MacGyver Helps White People Understand the Concept Of Rasquache With Positive Connotation

MacGyvero (adj.) MacGyverismo (noun) is a portmanteau coined by Pete Ippel and Peter Roberge that aids English speakers in the United States to understand the Chicano concept of Rasquache, that is both functional in American-English and sounds like Spanish.

The intent of MacGyverismo is to create positive associations among Mexican-Americans (Chicanos), original problem solving, new methods, and creative thinking.

Ask an American-English native speaker to think of someone who did the most with the least in tough situations: MacGuyver, the pop culture reference of resourcefulness, comes up consistently…often with a half-smile of nostalgia.

The starting of a car with a cactus, a nickel, and a string may be a bit of hyperbole, and MacGyver has his fair share of parody…yet the general connotation is positive.

Why is that? Because the main actor is white? Because MacGyver isn’t poor or in a marginalized culture?

There is contradiction because when performed by a non-white American, innovative repairs are castigated by pejorative words such as ghetto, hack, and jury-rigged which often have a negative connotation.

MacGyverismo is functional in explaining a complex notion to someone who only has the capacity to describe objects with the aforementioned terms. MacGyverismo imbues an odd sense of respect to an oft-dismissed practice of solving problems with available materials…a key trait of artists in any culture.

Inspired by the exhibition at the DeYoung Museum in San Francisco, California entitled Chicano Visions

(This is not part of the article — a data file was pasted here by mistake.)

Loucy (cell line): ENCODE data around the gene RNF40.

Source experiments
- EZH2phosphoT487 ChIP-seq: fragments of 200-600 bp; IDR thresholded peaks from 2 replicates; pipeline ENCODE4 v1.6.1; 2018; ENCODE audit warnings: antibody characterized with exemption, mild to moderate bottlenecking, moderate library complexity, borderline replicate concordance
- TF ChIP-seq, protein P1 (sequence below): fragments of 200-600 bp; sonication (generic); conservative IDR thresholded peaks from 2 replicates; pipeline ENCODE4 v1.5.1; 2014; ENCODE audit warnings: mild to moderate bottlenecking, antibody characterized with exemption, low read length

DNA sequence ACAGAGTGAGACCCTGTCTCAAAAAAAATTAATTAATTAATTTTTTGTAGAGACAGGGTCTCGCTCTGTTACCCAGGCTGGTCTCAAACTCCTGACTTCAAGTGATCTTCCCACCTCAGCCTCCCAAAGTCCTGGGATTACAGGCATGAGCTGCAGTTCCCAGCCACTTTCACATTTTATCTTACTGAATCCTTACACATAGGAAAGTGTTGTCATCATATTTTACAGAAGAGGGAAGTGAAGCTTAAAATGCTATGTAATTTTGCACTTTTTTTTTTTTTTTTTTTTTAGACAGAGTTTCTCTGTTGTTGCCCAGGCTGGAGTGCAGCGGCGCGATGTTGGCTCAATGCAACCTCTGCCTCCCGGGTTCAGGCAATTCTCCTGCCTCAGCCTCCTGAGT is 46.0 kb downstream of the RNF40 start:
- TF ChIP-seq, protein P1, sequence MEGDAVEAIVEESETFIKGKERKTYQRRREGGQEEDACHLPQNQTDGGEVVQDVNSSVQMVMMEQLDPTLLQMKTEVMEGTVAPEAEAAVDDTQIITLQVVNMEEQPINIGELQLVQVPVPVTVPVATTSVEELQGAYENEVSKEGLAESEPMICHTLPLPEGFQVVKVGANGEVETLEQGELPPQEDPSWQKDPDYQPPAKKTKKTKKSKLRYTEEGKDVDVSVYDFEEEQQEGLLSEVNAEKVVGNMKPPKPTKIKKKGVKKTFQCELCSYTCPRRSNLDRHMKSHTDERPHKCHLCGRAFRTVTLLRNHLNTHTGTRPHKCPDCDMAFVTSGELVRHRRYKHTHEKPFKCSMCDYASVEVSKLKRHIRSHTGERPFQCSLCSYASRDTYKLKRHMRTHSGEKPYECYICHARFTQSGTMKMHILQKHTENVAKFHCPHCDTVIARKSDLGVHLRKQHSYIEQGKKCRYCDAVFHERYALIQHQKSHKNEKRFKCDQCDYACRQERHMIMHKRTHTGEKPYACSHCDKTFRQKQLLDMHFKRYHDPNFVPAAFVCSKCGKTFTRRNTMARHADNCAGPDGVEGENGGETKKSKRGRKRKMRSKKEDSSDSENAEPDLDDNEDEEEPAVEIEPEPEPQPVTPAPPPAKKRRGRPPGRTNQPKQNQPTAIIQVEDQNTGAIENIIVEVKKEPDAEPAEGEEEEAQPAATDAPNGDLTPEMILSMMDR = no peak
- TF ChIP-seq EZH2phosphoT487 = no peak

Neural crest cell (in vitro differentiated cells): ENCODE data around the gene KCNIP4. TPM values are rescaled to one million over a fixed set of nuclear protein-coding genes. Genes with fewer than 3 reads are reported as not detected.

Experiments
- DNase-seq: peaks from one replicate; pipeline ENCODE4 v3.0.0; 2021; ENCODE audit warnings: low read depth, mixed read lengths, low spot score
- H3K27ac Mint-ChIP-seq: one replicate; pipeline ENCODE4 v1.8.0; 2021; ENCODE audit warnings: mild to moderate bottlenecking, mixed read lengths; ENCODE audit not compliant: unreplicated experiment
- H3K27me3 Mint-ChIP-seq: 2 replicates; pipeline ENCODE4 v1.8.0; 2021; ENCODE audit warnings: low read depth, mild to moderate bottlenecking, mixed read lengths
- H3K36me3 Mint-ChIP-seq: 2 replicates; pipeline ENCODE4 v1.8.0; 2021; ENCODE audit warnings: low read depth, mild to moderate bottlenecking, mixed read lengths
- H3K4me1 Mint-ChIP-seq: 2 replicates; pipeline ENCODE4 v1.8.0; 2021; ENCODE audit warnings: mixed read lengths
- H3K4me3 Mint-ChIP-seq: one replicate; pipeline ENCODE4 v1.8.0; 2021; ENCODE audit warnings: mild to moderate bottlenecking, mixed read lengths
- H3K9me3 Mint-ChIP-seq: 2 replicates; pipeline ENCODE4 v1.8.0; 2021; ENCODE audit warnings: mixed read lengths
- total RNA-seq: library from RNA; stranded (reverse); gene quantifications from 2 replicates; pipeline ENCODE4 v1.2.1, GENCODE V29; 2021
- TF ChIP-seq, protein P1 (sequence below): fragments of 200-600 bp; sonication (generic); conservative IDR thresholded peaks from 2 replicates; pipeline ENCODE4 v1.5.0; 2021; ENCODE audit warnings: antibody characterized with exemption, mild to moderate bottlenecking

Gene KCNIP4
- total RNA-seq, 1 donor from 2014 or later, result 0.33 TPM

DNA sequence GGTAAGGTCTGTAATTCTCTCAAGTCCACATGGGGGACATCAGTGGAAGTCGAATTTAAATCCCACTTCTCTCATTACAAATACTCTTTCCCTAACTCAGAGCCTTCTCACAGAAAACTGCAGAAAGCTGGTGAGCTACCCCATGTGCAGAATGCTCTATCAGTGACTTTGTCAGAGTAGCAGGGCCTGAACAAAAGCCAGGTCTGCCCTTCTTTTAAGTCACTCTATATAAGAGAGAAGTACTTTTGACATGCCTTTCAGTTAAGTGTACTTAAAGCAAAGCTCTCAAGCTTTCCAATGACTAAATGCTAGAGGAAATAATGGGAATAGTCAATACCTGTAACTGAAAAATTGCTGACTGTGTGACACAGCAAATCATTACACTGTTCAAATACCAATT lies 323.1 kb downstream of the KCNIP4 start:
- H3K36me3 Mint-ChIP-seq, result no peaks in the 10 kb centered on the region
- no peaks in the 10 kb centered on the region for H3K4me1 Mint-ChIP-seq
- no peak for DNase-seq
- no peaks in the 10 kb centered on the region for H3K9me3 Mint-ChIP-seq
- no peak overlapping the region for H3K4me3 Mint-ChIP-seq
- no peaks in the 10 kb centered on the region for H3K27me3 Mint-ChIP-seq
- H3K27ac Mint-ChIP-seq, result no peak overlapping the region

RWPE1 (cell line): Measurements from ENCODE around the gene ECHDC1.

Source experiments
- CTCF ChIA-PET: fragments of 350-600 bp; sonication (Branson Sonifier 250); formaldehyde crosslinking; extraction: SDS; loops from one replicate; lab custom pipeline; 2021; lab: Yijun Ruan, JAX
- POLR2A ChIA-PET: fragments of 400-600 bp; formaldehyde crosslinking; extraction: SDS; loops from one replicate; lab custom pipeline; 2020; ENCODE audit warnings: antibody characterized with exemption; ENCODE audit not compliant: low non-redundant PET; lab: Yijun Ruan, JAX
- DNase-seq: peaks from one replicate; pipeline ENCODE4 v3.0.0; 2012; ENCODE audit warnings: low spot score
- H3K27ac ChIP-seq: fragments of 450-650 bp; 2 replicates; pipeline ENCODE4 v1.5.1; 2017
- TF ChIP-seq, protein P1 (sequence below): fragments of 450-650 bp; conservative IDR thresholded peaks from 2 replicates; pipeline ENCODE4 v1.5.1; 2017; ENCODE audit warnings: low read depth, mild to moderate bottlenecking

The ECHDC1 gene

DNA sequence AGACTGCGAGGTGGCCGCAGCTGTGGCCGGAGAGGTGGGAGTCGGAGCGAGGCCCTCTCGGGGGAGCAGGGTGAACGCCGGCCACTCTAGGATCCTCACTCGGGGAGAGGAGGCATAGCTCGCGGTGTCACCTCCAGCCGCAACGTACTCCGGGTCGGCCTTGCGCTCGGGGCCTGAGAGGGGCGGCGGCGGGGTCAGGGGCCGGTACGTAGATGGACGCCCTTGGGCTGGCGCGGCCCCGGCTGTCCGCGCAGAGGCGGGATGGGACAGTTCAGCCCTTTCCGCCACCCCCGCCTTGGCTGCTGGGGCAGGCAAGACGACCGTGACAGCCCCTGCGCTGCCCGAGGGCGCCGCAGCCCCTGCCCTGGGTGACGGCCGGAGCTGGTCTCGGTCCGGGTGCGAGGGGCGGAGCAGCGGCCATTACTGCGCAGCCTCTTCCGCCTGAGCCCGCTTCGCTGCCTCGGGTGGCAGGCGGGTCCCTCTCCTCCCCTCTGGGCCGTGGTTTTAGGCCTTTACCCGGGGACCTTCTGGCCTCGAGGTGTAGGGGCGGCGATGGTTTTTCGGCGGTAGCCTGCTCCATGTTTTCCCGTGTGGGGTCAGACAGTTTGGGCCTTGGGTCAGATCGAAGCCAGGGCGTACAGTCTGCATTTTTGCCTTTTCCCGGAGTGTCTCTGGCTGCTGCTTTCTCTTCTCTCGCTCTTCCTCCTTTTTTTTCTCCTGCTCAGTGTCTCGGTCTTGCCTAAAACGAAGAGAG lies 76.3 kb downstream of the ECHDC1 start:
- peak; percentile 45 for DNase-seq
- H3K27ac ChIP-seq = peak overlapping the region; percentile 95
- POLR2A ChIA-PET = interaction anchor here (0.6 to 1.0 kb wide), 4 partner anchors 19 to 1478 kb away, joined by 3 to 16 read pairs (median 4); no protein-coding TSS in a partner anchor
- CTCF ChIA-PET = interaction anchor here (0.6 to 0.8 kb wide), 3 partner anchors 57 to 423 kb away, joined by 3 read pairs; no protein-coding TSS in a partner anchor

Published by Pete Ippel

Pete Ippel, the son of a dancer and a musician, was born in Oak Park, Illinois and has been surrounded by the arts since birth. He moved to Morris, Illinois in 1989 and started to participate in athletics rather than dance. After high school, Pete attended Cornell University where he received a BA in psychology and a BFA in photo / digital art making. He continued to follow his sporting dreams in the high jump, which culminated in a school record leap of 7 feet 1/2 inch in 2001. In May 2004 he attained an MFA degree in the New Genres department of the San Francisco Art Institute. Presently Pete is a practicing artist whose work is in numerous private collections and has been exhibited in New York, California, and internationally. Mr. Ippel resides in Working Artists Ventura, a sustainable artist community in southern California. In addition, he teaches art, is a web developer, an active blogger, and still high jumps from time to time. As a passionate problem solver and a pragmatic optimist, Pete’s art and his life are full of exciting challenges.

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